You’ll hear from me again the week of February 10!  Abrazos, Brenda

 

International Association of Blacks in Dance Annual Conference, 2014

Posted in Uncategorized on January 27, 2014 by bdixongottschild

This year’s conference, in Dallas TX, was hosted by the Dallas Black Dance Theater. With panels, roundtables, workshops, classes, and performances, the IABD event is always a deeply moving convocation–literally and metaphorically.  From the midnight African dance class  and evening concerts to the Sunday morning breakfast featuring liturgical dance by  students from special arts high schools, we came together once again to shore up our forces and reaffirm and celebrate our gorgeous dance heritage. Honored this year were Ann Williams, retiring founder/director of Dallas Black Dance Theater ; choreographer/master teacher Milton Myers; and Virginia Johnson, Artistic Director of the newly configured Dance Theater of Harlem.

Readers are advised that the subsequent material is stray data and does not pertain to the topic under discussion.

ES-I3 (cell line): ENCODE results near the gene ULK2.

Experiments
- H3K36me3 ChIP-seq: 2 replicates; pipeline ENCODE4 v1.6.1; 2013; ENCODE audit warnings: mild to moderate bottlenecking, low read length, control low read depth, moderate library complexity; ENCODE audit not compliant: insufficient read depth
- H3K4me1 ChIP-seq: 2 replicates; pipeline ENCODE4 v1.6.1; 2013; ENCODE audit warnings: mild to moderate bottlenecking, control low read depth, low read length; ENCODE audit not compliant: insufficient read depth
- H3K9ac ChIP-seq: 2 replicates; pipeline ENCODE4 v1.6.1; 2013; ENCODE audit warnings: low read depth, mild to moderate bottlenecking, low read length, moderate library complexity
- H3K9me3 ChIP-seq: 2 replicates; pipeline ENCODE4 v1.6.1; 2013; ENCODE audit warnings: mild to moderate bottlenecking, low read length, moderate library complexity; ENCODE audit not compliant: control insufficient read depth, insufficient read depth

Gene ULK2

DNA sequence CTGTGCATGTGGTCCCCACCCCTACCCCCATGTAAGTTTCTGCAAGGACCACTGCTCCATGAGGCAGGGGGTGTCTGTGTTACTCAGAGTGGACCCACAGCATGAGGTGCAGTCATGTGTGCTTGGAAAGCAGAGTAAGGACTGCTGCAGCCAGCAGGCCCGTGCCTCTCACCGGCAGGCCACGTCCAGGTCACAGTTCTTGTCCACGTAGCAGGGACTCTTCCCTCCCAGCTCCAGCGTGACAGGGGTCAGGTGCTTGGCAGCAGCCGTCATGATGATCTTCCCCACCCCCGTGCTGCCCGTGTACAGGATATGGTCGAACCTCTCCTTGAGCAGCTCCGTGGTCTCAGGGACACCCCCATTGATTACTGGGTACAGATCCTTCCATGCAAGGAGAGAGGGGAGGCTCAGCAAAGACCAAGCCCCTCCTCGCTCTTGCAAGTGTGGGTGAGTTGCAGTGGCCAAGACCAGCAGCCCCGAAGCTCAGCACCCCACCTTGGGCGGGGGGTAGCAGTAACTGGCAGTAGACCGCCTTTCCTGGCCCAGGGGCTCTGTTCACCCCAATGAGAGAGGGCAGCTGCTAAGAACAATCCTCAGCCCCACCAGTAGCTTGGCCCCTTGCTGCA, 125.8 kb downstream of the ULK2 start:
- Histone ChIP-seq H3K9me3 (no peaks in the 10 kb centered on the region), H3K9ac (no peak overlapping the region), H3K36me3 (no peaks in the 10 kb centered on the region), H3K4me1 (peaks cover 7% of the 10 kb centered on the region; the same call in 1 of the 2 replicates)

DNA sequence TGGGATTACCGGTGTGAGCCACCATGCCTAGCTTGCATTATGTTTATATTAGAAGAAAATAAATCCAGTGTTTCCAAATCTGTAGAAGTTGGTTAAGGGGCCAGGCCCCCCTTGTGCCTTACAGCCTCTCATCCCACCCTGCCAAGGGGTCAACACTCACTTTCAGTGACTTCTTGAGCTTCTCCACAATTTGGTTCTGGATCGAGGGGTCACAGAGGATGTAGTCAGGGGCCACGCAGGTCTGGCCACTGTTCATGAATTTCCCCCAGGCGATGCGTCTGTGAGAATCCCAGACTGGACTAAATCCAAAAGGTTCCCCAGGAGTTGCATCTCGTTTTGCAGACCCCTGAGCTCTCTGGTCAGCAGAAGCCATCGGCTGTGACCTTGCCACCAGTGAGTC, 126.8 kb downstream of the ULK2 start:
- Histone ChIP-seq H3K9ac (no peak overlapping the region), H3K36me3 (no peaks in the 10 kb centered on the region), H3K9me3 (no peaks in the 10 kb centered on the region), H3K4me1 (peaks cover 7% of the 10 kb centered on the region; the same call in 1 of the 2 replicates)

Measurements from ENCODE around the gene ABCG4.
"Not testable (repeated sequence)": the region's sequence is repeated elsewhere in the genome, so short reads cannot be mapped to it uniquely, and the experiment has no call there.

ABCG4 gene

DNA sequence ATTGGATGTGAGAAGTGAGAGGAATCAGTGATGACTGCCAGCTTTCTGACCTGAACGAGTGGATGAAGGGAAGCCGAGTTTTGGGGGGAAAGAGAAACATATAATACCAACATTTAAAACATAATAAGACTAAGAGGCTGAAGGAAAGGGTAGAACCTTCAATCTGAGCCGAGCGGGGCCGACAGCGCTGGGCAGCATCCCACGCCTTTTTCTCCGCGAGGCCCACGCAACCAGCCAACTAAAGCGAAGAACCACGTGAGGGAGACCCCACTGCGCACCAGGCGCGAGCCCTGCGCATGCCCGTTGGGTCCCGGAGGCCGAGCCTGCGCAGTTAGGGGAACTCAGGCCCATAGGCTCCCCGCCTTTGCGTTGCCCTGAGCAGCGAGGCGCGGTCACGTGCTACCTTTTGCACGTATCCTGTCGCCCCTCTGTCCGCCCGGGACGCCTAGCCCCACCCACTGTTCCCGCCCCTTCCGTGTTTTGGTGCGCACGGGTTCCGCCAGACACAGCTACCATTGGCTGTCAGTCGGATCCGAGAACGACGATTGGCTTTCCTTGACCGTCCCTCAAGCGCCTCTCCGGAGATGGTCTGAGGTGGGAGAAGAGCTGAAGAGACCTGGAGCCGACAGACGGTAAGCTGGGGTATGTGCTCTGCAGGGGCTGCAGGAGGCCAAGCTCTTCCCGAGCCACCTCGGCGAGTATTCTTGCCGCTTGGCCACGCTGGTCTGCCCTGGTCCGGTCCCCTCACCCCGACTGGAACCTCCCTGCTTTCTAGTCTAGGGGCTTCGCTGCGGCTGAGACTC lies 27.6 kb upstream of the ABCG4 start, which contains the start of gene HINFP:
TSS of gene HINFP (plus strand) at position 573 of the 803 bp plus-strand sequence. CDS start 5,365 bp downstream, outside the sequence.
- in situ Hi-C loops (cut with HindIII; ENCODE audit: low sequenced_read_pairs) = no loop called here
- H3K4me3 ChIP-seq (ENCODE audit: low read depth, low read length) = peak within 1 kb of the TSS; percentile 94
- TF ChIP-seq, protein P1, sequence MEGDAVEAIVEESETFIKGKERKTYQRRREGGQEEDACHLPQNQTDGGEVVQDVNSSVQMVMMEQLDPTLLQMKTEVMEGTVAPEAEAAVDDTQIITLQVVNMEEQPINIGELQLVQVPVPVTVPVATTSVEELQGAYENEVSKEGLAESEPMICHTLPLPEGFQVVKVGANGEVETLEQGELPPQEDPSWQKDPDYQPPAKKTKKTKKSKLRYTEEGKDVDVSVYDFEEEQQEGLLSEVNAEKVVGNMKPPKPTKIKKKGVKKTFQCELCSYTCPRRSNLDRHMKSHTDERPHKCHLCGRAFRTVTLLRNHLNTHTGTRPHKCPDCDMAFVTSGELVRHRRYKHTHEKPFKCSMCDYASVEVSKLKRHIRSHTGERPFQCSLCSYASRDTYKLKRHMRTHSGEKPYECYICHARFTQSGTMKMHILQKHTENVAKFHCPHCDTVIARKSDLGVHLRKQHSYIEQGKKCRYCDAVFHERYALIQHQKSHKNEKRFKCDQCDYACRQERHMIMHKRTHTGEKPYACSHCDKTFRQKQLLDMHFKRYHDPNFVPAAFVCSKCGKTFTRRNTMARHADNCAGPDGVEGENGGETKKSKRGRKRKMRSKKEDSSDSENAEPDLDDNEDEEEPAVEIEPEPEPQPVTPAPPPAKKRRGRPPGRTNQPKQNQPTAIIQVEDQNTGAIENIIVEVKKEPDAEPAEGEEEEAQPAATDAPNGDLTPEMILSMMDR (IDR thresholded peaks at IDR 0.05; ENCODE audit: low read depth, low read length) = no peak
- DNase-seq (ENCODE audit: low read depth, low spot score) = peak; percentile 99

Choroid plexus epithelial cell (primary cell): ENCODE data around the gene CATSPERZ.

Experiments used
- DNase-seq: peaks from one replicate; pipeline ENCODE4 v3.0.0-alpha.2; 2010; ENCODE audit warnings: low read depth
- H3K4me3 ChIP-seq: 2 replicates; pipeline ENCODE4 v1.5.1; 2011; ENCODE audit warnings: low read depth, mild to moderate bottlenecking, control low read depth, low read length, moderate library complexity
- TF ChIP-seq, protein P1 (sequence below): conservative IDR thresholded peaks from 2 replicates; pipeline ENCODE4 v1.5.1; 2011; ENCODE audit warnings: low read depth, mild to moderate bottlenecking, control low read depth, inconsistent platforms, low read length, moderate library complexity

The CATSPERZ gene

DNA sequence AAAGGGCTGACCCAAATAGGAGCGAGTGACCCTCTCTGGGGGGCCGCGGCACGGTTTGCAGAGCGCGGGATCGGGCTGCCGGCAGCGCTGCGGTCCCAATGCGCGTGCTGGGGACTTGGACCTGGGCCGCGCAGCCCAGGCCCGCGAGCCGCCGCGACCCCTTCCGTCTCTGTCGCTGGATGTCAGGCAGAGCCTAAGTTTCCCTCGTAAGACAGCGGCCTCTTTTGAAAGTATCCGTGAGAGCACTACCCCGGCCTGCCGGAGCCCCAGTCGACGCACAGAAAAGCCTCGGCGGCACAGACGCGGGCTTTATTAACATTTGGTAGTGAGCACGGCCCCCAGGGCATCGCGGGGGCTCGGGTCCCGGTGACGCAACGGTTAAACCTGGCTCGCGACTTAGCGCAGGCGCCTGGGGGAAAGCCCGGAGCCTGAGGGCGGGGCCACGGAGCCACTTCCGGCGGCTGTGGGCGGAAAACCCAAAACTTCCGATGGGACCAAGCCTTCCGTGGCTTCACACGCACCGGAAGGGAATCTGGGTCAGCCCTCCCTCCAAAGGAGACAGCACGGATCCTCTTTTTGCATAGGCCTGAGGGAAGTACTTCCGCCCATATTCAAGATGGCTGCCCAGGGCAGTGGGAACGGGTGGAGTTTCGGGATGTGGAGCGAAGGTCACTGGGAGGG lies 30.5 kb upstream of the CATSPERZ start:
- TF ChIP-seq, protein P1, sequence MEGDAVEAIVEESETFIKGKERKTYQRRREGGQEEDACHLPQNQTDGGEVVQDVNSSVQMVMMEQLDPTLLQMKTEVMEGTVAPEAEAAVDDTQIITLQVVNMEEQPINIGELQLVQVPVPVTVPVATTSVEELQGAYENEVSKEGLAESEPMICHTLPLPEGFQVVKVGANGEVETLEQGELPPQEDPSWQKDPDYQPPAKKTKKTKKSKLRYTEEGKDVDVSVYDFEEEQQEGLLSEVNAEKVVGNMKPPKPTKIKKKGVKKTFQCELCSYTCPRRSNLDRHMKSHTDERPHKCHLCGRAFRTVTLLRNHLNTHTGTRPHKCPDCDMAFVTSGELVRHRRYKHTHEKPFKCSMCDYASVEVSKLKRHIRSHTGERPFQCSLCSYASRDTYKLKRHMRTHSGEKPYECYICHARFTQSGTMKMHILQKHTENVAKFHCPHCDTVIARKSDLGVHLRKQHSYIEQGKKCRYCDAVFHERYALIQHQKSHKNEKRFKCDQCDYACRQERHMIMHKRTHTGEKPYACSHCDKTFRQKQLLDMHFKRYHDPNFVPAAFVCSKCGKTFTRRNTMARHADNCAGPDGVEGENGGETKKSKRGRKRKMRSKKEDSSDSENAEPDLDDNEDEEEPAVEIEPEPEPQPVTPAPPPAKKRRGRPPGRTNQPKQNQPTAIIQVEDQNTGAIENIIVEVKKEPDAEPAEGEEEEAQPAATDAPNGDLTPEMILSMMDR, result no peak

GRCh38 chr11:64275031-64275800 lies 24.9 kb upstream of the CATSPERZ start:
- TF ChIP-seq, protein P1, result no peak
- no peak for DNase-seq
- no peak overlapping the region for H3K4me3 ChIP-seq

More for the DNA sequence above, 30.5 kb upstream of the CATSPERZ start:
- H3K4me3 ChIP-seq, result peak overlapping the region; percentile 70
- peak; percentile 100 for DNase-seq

Students from the Cleveland School of the Arts before performing Sunday Morning

Students from the Cleveland School of the Arts before performing Sunday Morning

IABD Board members, with Milton Myers and Virginia Johnson, center l. & r.
IABD Board members, with Milton Myers and Virginia Johnson, center l. & r.

 

l. to r.: Judith Palmer, Chair of the board of the  London based Association of Dance of the African Diaspora; yours truly; and Mercy Nabirye, Director of ADAD. Internationals in the house!

l. to r.: Judith Palmer, Chair of the board of the London based Association of Dance of the African Diaspora; yours truly; and Mercy Nabirye, Director of ADAD. Internationals in the house!

l. to r.: the venerable Ann Williams, acknowledged by IABD founder and  Board member Joan Myers Brown; and Denise Saunders Thompson, IABD Chair

l. to r.: the venerable Ann Williams, acknowledged by IABD founder and Board member Joan Myers Brown; and Denise Saunders Thompson, IABD Chair

l.tor. Cleo Parker Robinson, founder/director of  her eponymous Denver-based company; yours truly; and Lula Washington, founder/director of her eponymous company based in Los Angeles

l.tor. Cleo Parker Robinson, founder/director of her eponymous Denver-based company; yours truly; and Lula Washington, founder/director of her eponymous company based in Los Angeles